Mouth of the Passages
Adding to the belief that a physical representation of the pharaoh’s underworld existed at Giza is the name Rostau, which translates as something like the “mouth of the passages”, an allusion to the entrance to this chthonic realm. Even after the fall of ancient Egypt stories persisted concerning what awaited discovery beneath the sands at Giza. For instance, the fourth-century Graeco-Roman historian Ammianus Marcellinus (fl. AD 360-390), wrote of “subterranean fissures and winding passages called syringes” beneath the Pyramids, which, he said “those acquainted with the ancient rites, since they had fore-knowledge that a deluge was coming, and feared that the memory of the ceremonies might be destroyed, dug in the earth in many places with great labor”. Much later, Arab travellers recorded very similar tales following conversations with Coptic Christian priests and monks as the inheritors of ancient Egypt’s forgotten wisdom. These stories told of subterranean passages created beneath the Great Pyramid by a legendary king named Saurid to preserve his race’s knowledge of the arts and sciences in advance of a cataclysm involving fire from heaven and a subsequent deluge.
Halls of Initiation
It was with the knowledge of stories such as these that the first European explorers arrived in Egypt intent on discovering the lost treasures of the Pyramids. As far back as the ninth century the ruling caliph of the Islamic world, al-Mamoun, spent an enormous amount of time and effort tunnelling a hole through into the Great Pyramid hoping to find gold and treasure. This he failed to do, but those who came after him continued the trend, forever searching for hidden entrances to subterranean tunnels and vaults that were said to connect the Great Pyramid with the nearby Sphinx monument. It was with similar motivations that in 1817 Henry Salt employed the Italian explorer Giovanni Caviglia to remove the sands that had engulfed the Sphinx since Roman times. Six months of digging produced no evidence of hidden chambers inside its body. Yet knowledge of the cave system, stretching beneath the plateau’s famous pyramid field, now provides firm evidence for the existence of Giza’s lost underworld.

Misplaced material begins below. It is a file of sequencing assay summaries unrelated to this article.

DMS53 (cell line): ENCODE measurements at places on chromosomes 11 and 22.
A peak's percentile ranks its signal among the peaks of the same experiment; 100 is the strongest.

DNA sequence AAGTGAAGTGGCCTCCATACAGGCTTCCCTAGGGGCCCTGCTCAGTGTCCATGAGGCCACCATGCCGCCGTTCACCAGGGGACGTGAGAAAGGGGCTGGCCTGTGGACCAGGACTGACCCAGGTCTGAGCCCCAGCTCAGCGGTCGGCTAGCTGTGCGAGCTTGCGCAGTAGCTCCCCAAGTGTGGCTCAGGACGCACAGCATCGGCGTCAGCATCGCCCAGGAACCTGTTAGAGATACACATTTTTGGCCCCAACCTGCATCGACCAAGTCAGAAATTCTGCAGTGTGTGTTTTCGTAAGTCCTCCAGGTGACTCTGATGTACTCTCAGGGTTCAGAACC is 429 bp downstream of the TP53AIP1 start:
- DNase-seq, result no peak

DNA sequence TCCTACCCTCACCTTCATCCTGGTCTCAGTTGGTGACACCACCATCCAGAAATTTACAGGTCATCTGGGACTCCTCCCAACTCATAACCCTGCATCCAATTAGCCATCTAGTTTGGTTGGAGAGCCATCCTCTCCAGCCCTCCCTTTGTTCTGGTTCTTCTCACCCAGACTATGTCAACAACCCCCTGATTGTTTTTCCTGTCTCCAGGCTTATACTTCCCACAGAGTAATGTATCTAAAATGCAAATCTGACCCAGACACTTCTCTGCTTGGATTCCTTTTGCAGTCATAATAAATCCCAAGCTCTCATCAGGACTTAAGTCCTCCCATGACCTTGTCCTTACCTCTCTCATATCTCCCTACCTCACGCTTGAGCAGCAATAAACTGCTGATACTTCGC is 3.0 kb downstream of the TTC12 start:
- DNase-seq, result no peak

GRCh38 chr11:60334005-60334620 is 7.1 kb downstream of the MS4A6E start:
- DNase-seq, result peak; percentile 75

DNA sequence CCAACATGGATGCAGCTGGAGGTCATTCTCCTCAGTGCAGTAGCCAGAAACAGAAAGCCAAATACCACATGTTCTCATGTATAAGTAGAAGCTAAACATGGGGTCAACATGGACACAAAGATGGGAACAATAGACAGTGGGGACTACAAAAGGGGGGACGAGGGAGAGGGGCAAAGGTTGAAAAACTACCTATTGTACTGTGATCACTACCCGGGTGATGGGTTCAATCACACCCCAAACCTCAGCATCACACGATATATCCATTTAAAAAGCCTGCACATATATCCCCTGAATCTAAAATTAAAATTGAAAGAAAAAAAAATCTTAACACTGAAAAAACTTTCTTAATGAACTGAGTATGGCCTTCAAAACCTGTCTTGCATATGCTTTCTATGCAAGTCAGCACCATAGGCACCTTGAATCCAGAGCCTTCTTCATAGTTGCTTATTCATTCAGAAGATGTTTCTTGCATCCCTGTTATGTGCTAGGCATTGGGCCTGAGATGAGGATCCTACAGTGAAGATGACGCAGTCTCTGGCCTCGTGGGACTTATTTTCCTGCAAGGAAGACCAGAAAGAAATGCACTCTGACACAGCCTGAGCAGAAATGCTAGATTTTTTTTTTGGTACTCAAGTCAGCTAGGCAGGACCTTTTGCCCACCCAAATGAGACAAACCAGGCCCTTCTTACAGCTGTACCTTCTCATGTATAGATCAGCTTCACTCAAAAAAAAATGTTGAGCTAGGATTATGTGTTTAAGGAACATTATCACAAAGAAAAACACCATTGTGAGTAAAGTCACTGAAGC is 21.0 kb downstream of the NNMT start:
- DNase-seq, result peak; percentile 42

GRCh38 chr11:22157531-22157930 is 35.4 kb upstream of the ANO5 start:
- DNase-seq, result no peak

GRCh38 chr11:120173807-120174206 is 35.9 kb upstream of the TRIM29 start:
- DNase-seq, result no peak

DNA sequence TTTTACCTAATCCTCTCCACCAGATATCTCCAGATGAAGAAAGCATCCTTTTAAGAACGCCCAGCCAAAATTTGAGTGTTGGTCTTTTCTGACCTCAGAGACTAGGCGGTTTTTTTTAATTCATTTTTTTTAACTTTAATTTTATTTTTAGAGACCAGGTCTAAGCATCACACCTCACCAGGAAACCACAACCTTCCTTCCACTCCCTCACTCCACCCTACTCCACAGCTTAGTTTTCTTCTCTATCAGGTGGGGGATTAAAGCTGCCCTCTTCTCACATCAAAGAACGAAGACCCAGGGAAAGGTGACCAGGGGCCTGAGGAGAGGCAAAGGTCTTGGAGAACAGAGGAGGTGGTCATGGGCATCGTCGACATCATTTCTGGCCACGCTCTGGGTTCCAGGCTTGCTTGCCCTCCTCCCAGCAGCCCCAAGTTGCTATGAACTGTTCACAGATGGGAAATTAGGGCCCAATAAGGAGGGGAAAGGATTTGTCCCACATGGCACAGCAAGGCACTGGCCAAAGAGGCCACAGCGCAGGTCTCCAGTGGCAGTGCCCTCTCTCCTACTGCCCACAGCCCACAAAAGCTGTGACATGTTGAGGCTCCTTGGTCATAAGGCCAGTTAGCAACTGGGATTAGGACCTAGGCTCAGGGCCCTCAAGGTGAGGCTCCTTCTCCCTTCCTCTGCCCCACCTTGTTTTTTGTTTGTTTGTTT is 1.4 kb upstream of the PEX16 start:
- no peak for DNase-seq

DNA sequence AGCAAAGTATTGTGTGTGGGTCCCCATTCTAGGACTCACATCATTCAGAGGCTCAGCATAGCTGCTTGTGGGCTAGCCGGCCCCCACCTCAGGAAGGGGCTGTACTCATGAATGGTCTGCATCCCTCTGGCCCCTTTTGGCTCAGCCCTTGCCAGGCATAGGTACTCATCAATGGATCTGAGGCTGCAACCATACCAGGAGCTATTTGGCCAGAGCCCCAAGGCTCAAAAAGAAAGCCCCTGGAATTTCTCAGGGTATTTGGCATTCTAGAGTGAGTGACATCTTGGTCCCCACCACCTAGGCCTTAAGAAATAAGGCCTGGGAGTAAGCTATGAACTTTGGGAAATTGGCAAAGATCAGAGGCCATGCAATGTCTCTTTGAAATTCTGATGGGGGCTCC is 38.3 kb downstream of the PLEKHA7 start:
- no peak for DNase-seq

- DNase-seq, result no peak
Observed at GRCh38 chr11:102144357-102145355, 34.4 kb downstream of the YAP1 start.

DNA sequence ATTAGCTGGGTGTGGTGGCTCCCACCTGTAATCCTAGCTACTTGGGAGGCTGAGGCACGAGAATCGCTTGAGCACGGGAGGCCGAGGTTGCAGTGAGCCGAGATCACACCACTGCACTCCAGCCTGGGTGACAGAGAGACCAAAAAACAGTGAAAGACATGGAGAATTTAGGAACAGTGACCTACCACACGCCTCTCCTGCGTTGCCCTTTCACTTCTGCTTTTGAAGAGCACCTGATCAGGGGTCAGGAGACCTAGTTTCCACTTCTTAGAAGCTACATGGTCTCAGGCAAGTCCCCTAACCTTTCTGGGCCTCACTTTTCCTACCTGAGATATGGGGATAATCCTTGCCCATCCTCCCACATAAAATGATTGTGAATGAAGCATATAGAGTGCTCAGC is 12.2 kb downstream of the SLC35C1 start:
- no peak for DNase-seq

Bizarrely enough, my wife Sue and I had explored the tomb in question just one year earlier, in January 2007. We had gone there to try and understand why this area of the plateau figured in a ground-sky overlay featuring the stars of the Cygnus constellation. Known more popularly as the Northern Cross, this prominent star group is located within the starry stream we know today as the Milky Way. In classical star lore Cygnus is seen as a swan in flight, yet among the dwellers of the Nile its stars served a different function. They would appear to have signified the womb and vulva of the sky-goddess Nuit, the mother of Osiris – the god whom all pharaohs were associated in death. Indeed, the tomb and sarcophagus, in which the pharaoh was laid to rest, represented the symbolic womb of the sky-goddess. Inside this chamber of rebirth the soul or spirit of the deceased was expected to achieve transformation into an akh, a “glorious spirit”, at one with the stars of the northern sky. In fact, among the oldest human burials uncovered in Egypt, the body of the deceased was laid to rest in a foetal position, signifying their symbolic return and rebirth within the womb of a primeval sky mother, seen as the progenitor of life on earth. Working with British engineer Rodney Hale, I was able to determine that the placement of the three main pyramids at Giza reflected the astronomical positions of three key stars in Cygnus, those that make up the wings of the celestial swan. This star-pyramid relationship is confirmed in the knowledge that from a position south-southeast of the plateau these same three stars would have been seen to set down into their respective pyramids around the time of their completion, c. 2500 BC.